Basically, you can use the button to set a flag in session state, then set a condition on that flag instead of the button directly.

Check out this blog post, point 1:

The blog also links to a stateful button available in streamlit-extras.


:sweat_smile: You can also search for “buttons don’t” @mathcatsand for more posts…

I have done some research about session_state, but I honestly haven’t understood how it works and how make st.button content be persistent on page.

If I replace st.button with st.checkbox, the content stays persistent on page. And I have read that from a comment you made in one of the discussions. But I don’t want to use a checkbox for this because its not appropriate.

I would prefer to use a button to enable the user to select a location, but the challenge is that the button is not persisting on the page.

Could you kindly provide a sample code to do the persisting of button content on a page.

Here’s a snippet from the blog, which covers having multiple buttons made stateful:

import streamlit as st

# Initialize the key in session state
if 'clicked' not in st.session_state:
    st.session_state.clicked = {1:False,2:False}

# Function to update the value in session state
def clicked(button):
    st.session_state.clicked[button] = True

# Button with callback function
st.button('First Button', on_click=clicked, args=[1])

# Conditional based on value in session state, not the output
if st.session_state.clicked[1]:
    st.write('The first button was clicked.')
    st.button('Second Button', on_click=clicked, args=[2])
    if st.session_state.clicked[2]:
        st.write('The second button was clicked')

Here’s another option using stages:

import streamlit as st

if 'stage' not in st.session_state:
    st.session_state.stage = 0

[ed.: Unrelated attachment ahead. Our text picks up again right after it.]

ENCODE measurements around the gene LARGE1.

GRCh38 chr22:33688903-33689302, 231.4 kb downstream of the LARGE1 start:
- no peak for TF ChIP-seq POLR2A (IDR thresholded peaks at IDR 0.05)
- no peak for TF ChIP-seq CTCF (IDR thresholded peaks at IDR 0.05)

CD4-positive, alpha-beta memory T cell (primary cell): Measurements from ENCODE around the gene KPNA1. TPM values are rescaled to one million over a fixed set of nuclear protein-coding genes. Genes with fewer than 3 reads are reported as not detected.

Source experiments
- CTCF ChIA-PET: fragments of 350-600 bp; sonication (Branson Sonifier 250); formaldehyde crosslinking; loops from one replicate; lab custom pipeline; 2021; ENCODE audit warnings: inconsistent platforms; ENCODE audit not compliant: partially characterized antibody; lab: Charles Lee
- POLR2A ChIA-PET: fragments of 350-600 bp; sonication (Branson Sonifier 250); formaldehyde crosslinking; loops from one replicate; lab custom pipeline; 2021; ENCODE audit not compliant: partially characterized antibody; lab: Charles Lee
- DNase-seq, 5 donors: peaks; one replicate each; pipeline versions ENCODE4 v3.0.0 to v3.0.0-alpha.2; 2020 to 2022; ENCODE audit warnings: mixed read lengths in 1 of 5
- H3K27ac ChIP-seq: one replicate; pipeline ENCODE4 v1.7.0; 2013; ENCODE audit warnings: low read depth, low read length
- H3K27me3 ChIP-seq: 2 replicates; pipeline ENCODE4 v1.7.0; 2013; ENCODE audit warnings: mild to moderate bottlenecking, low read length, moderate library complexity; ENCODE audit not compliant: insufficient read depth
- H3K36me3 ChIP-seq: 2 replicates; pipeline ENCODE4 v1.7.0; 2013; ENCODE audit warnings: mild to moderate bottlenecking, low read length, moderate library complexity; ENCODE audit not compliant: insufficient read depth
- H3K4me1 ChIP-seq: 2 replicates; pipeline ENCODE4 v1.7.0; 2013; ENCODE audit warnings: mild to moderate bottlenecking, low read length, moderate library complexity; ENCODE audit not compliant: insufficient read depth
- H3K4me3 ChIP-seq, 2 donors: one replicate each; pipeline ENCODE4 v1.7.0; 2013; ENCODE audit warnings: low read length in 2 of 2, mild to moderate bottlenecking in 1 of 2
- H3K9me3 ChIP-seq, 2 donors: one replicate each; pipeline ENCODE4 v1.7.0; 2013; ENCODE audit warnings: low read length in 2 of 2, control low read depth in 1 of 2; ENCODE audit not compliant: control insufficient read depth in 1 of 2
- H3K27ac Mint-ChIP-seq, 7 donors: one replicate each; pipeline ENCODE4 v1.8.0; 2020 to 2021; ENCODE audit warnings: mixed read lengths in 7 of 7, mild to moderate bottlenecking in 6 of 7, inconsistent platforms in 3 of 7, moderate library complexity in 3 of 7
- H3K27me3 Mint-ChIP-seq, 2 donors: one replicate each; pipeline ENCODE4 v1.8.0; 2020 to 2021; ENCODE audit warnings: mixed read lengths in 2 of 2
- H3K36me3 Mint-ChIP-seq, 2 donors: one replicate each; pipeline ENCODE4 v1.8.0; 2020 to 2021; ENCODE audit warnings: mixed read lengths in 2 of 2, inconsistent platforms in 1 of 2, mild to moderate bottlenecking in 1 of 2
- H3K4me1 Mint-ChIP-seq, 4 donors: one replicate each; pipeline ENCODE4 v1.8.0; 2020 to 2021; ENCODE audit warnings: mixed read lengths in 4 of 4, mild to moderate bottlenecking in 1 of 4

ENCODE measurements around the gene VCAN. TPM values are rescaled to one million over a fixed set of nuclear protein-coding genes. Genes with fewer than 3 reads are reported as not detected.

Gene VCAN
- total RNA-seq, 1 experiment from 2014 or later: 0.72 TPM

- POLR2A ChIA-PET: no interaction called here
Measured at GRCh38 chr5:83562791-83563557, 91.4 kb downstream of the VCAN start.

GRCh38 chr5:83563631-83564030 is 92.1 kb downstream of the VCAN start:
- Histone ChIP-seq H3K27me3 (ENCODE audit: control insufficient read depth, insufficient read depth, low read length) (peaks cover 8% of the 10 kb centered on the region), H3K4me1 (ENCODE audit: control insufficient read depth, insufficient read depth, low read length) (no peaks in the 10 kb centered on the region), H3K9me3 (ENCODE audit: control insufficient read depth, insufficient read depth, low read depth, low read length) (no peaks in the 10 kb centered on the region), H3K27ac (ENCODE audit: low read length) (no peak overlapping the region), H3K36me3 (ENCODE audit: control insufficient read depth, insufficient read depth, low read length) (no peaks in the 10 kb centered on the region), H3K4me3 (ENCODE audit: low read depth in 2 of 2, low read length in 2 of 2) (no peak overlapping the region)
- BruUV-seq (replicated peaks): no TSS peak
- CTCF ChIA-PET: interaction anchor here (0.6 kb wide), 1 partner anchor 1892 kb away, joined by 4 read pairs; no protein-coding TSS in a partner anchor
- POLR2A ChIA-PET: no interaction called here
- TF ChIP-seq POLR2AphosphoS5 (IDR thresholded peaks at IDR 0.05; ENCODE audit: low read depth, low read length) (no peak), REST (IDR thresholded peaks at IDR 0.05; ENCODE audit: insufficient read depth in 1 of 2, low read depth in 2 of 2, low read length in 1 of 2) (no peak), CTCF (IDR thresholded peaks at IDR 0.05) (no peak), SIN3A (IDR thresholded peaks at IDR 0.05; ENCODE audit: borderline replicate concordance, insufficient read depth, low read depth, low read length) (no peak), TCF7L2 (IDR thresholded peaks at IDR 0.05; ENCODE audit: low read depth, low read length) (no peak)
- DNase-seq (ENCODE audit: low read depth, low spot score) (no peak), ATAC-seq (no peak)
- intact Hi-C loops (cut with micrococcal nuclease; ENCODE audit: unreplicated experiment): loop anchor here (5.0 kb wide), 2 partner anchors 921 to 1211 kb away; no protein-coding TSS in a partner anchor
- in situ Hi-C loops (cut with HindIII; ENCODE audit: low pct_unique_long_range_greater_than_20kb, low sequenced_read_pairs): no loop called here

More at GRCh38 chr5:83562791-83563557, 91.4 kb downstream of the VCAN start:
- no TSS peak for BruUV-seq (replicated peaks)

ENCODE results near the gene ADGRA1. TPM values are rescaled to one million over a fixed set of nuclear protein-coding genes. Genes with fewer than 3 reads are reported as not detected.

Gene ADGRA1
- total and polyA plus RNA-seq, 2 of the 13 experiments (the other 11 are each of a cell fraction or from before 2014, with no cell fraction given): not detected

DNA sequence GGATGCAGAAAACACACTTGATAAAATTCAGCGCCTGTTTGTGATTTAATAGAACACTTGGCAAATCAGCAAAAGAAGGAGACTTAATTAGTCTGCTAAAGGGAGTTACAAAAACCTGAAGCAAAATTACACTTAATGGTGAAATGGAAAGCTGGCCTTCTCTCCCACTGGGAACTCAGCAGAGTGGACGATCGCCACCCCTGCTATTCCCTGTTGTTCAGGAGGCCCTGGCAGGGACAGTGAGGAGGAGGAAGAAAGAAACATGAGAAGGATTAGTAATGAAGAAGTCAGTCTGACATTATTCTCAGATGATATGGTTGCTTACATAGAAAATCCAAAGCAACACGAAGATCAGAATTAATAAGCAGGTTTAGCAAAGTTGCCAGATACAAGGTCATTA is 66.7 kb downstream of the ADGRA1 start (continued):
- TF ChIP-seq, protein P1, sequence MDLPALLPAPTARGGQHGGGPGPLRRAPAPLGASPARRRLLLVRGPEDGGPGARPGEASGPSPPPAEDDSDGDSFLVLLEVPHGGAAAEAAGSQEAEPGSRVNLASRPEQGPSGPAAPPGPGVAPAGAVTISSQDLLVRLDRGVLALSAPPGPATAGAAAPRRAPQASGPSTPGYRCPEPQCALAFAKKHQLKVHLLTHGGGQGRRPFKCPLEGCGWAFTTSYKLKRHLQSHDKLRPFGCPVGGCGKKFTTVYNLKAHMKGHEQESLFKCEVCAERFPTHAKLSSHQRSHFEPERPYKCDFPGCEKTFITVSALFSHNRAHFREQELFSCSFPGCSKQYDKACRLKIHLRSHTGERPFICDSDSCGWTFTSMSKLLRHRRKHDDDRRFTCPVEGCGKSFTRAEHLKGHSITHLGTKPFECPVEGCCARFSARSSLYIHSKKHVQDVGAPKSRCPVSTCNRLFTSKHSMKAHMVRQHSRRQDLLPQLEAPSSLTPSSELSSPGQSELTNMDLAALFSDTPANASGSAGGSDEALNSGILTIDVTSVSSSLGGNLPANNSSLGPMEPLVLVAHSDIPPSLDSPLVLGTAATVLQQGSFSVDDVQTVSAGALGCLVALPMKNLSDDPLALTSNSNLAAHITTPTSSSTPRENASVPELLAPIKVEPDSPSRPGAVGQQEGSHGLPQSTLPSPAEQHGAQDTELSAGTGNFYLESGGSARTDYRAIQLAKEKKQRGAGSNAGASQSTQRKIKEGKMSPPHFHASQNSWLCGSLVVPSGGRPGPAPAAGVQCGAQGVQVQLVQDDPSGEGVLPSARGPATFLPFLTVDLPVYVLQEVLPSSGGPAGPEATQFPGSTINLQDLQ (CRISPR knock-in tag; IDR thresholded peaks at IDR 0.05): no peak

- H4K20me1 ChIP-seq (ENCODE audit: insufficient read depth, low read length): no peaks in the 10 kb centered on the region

def set_stage(stage):
    st.session_state.stage = stage

# Some code
st.button('First Button', on_click=set_stage, args=(1,))

if st.session_state.stage > 0:
    # Some code
    st.button('Second Button', on_click=set_stage, args=(2,))
if st.session_state.stage > 1:
    # More code, etc
    st.button('Third Button', on_click=set_stage, args=(3,))
if st.session_state.stage > 2:
    st.write('The end')
st.button('Reset', on_click=set_stage, args=(0,))

You can also make a button into a toggle:

import streamlit as st

# Initialize some state for showing recommendations
if 'show_recommendation' not in st.session_state:
    st.session_state.show_recommendation = False

# Callback function to make sure the state changes with each button click
def change_show():
    st.session_state.show_recommendation = not st.session_state.show_recommendation

# Independent button, with attached callback function
st.button('Show Recommendations', on_click=change_show)

# Conditional called on the key stored in session state instead of directly on the button value
if st.session_state.show_recommendation:
    st.write('Movie recommendations showing here')
    st.button('Another button here')